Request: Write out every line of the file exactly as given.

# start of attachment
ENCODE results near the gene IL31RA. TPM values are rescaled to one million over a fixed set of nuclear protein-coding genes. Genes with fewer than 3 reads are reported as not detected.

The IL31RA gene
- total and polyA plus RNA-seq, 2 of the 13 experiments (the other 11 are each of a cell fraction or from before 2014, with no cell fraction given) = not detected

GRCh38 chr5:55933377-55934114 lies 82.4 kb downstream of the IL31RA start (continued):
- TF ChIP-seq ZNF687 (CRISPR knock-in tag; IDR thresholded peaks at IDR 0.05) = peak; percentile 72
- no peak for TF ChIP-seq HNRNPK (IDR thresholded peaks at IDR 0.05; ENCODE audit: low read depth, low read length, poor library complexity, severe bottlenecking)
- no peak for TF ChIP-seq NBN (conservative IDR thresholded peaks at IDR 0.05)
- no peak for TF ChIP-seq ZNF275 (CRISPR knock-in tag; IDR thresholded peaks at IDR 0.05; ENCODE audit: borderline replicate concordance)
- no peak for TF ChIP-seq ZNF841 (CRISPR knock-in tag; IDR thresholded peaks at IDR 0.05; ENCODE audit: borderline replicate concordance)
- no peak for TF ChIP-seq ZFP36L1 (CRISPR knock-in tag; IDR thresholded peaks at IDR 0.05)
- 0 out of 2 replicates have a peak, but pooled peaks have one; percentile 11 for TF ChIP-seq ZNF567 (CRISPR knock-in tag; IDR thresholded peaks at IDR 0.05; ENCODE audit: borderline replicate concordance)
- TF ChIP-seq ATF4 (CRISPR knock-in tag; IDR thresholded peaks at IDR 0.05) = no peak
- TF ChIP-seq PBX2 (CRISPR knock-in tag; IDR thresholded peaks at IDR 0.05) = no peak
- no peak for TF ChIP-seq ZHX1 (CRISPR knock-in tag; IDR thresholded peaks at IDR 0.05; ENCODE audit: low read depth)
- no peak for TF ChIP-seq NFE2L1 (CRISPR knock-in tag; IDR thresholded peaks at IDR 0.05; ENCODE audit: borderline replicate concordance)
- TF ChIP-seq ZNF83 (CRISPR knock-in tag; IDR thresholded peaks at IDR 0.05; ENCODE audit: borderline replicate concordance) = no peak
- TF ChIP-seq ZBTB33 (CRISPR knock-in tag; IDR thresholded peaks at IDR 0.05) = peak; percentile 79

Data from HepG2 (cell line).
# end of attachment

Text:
ENCODE results near the gene IL31RA. TPM values are rescaled to one million over a fixed set of nuclear protein-coding genes. Genes with fewer than 3 reads are reported as not detected.

The IL31RA gene
- total and polyA plus RNA-seq, 2 of the 13 experiments (the other 11 are each of a cell fraction or from before 2014, with no cell fraction given) = not detected

GRCh38 chr5:55933377-55934114 lies 82.4 kb downstream of the IL31RA start (continued):
- TF ChIP-seq ZNF687 (CRISPR knock-in tag; IDR thresholded peaks at IDR 0.05) = peak; percentile 72
- no peak for TF ChIP-seq HNRNPK (IDR thresholded peaks at IDR 0.05; ENCODE audit: low read depth, low read length, poor library complexity, severe bottlenecking)
- no peak for TF ChIP-seq NBN (conservative IDR thresholded peaks at IDR 0.05)
- no peak for TF ChIP-seq ZNF275 (CRISPR knock-in tag; IDR thresholded peaks at IDR 0.05; ENCODE audit: borderline replicate concordance)
- no peak for TF ChIP-seq ZNF841 (CRISPR knock-in tag; IDR thresholded peaks at IDR 0.05; ENCODE audit: borderline replicate concordance)
- no peak for TF ChIP-seq ZFP36L1 (CRISPR knock-in tag; IDR thresholded peaks at IDR 0.05)
- 0 out of 2 replicates have a peak, but pooled peaks have one; percentile 11 for TF ChIP-seq ZNF567 (CRISPR knock-in tag; IDR thresholded peaks at IDR 0.05; ENCODE audit: borderline replicate concordance)
- TF ChIP-seq ATF4 (CRISPR knock-in tag; IDR thresholded peaks at IDR 0.05) = no peak
- TF ChIP-seq PBX2 (CRISPR knock-in tag; IDR thresholded peaks at IDR 0.05) = no peak
- no peak for TF ChIP-seq ZHX1 (CRISPR knock-in tag; IDR thresholded peaks at IDR 0.05; ENCODE audit: low read depth)
- no peak for TF ChIP-seq NFE2L1 (CRISPR knock-in tag; IDR thresholded peaks at IDR 0.05; ENCODE audit: borderline replicate concordance)
- TF ChIP-seq ZNF83 (CRISPR knock-in tag; IDR thresholded peaks at IDR 0.05; ENCODE audit: borderline replicate concordance) = no peak
- TF ChIP-seq ZBTB33 (CRISPR knock-in tag; IDR thresholded peaks at IDR 0.05) = peak; percentile 79

Data from HepG2 (cell line).